Indian scientists decry spending plan

first_img Click to view the privacy policy. Required fields are indicated by an asterisk (*) Science spending in India is slated to rise 11% in the 2016–17 fiscal year to $1.19 billion, according to the budget proposal presented yesterday by the government of Prime Minister Narendra Modi. But many observers point out that inflation—projected to run at least 5% in the coming year—will consume much of the increase and that far greater investments are needed to revamp crumbling infrastructure.“We have very few laboratories and institutions comparable to the best in the world. We need to provide much more support for improving this state,” says C.N.R. Rao, a chemist and science adviser to the previous prime minister, Manmohan Singh, in Bengaluru. Others say the spending increase is better than expected. “We are more than happy,” says Krishnaswamy VijayRaghavan, secretary of India’s Department of Biotechnology in New Delhi, which got a 10% hike. “We can tap funds from various other programs, which will take care of new initiatives.”The big winners are agricultural research, slated to rise 19% and earth sciences and renewable energy, each set to increase 16%. Sign up for our daily newsletter Get more great content like this delivered right to you! Country Emailcenter_img Country * Afghanistan Aland Islands Albania Algeria Andorra Angola Anguilla Antarctica Antigua and Barbuda Argentina Armenia Aruba Australia Austria Azerbaijan Bahamas Bahrain Bangladesh Barbados Belarus Belgium Belize Benin Bermuda Bhutan Bolivia, Plurinational State of Bonaire, Sint Eustatius and Saba Bosnia and Herzegovina Botswana Bouvet Island Brazil British Indian Ocean Territory Brunei Darussalam Bulgaria Burkina Faso Burundi Cambodia Cameroon Canada Cape Verde Cayman Islands Central African Republic Chad Chile China Christmas Island Cocos (Keeling) Islands Colombia Comoros Congo Congo, the Democratic Republic of the Cook Islands Costa Rica Cote d’Ivoire Croatia Cuba Curaçao Cyprus Czech Republic Denmark Djibouti Dominica Dominican Republic Ecuador Egypt El Salvador Equatorial Guinea Eritrea Estonia Ethiopia Falkland Islands (Malvinas) Faroe Islands Fiji Finland France French Guiana French Polynesia French Southern Territories Gabon Gambia Georgia Germany Ghana Gibraltar Greece Greenland Grenada Guadeloupe Guatemala Guernsey Guinea Guinea-Bissau Guyana Haiti Heard Island and McDonald Islands Holy See (Vatican City State) Honduras Hungary Iceland India Indonesia Iran, Islamic Republic of Iraq Ireland Isle of Man Israel Italy Jamaica Japan Jersey Jordan Kazakhstan Kenya Kiribati Korea, Democratic People’s Republic of Korea, Republic of Kuwait Kyrgyzstan Lao People’s Democratic Republic Latvia Lebanon Lesotho Liberia Libyan Arab Jamahiriya Liechtenstein Lithuania Luxembourg Macao Macedonia, the former Yugoslav Republic of Madagascar Malawi Malaysia Maldives Mali Malta Martinique Mauritania Mauritius Mayotte Mexico Moldova, Republic of Monaco Mongolia Montenegro Montserrat Morocco Mozambique Myanmar Namibia Nauru Nepal Netherlands New Caledonia New Zealand Nicaragua Niger Nigeria Niue Norfolk Island Norway Oman Pakistan Palestine Panama Papua New Guinea Paraguay Peru Philippines Pitcairn Poland Portugal Qatar Reunion Romania Russian Federation Rwanda Saint Barthélemy Saint Helena, Ascension and Tristan da Cunha Saint Kitts and Nevis Saint Lucia Saint Martin (French part) Saint Pierre and Miquelon Saint Vincent and the Grenadines Samoa San Marino Sao Tome and Principe Saudi Arabia Senegal Serbia Seychelles Sierra Leone Singapore Sint Maarten (Dutch part) Slovakia Slovenia Solomon Islands Somalia South Africa South Georgia and the South Sandwich Islands South Sudan Spain Sri Lanka Sudan Suriname Svalbard and Jan Mayen Swaziland Sweden Switzerland Syrian Arab Republic Taiwan Tajikistan Tanzania, United Republic of Thailand Timor-Leste Togo Tokelau Tonga Trinidad and Tobago Tunisia Turkey Turkmenistan Turks and Caicos Islands Tuvalu Uganda Ukraine United Arab Emirates United Kingdom United States Uruguay Uzbekistan Vanuatu Venezuela, Bolivarian Republic of Vietnam Virgin Islands, British Wallis and Futuna Western Sahara Yemen Zambia Zimbabwe Others programs will at best tread water. The Council of Scientific and Industrial Research, which runs a network of 38 national labs, will get a 4.6% increase, in line with orders it received last year to self-finance half its budget within the next 2 to 3 years. And two areas accustomed to lavish government spending—space research and atomic energy—will barely best inflation with increases of 6.6% and 5.09%, respectively. That rise “would mean no new programs can be initiated,” says Anil Kakodkar, former chair of the Atomic Energy Commission in Mumbai. Last year, he quit the governing board of the Indian Institute of Technology, Mumbai, over allegations of political interference in the selection process of directors. A budgetary pall hangs over academia as well. Although the higher education sector overall is set to receive a 12% increase to $ 2.24 billion, most of that rise will go to increasing teaching capacity to cope with India’s burgeoning population. “University research will face serious challenges,” predicts Amitabha Mukherjee, head of the department of physics and astrophysics at the University of Delhi. “We do not buy new equipment, cannot maintain existing ones well, do not upgrade laboratories, and cannot even get good external speakers unless they are visiting Delhi since we cannot afford to pay even for their inland air travel.”India’s parliament will review the budget proposal this month and is expected to pass a 2016–17 budget in time for the start of the fiscal year on 1 April. Hearings could be contentious, as the budget documents presented yesterday are “somewhat opaque”: lacking details on expenditures that budget documents in previous years normally contained, says Dinesh Abrol, coordinator of the Sustainability Program at Jawaharlal Nehru University in New Delhi. “In the absence of details, I wonder how the parliament will be able to discuss the science budget and articulate national science priorities,” he says.last_img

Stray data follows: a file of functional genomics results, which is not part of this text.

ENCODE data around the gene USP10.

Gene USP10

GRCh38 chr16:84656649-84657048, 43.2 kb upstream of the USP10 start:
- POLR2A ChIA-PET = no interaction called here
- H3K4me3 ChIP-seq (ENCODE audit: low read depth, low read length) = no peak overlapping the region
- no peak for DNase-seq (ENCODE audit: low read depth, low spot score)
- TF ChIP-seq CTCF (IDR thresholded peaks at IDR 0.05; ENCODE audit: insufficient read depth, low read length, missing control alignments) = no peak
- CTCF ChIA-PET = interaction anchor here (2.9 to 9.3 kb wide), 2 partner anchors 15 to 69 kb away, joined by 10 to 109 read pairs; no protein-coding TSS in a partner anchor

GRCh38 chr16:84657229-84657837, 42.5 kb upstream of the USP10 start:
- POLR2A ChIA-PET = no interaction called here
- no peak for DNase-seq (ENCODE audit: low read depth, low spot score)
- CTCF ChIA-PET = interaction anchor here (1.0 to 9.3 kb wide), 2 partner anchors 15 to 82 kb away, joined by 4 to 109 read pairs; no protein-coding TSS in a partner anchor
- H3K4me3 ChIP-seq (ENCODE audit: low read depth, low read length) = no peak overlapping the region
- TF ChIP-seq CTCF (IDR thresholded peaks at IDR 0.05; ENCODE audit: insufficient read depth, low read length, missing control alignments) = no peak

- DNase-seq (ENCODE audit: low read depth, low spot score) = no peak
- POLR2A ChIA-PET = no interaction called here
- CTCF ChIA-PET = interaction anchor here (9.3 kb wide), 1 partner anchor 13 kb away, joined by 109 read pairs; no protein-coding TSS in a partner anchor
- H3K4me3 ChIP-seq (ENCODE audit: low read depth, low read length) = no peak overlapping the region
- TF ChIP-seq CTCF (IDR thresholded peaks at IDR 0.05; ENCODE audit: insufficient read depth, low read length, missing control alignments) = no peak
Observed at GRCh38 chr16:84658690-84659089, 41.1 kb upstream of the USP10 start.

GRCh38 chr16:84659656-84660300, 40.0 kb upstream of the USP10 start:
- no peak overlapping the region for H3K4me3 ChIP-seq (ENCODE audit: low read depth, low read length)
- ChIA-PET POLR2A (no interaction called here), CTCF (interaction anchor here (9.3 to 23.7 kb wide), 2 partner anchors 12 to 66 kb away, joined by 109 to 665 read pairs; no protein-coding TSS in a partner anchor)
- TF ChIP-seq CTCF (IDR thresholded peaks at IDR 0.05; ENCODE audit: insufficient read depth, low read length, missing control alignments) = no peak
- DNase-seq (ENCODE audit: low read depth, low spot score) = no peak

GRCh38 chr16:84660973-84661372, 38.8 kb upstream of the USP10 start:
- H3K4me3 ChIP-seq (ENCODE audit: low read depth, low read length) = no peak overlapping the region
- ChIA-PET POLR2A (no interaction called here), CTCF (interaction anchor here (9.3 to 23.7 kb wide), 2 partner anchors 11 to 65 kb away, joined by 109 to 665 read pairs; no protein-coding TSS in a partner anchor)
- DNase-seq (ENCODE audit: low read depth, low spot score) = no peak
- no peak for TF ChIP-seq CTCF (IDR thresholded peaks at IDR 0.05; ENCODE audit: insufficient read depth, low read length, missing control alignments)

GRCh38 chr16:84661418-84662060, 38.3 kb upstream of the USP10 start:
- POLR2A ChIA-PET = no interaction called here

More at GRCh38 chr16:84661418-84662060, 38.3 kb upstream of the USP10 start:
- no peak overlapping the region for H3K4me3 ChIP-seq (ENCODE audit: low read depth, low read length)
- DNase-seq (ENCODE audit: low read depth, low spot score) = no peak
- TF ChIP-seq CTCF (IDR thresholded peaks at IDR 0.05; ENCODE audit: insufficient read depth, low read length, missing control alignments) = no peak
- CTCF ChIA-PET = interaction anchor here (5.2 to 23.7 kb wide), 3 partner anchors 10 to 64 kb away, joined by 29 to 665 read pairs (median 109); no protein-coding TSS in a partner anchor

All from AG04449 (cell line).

Leave a Reply

Your email address will not be published. Required fields are marked *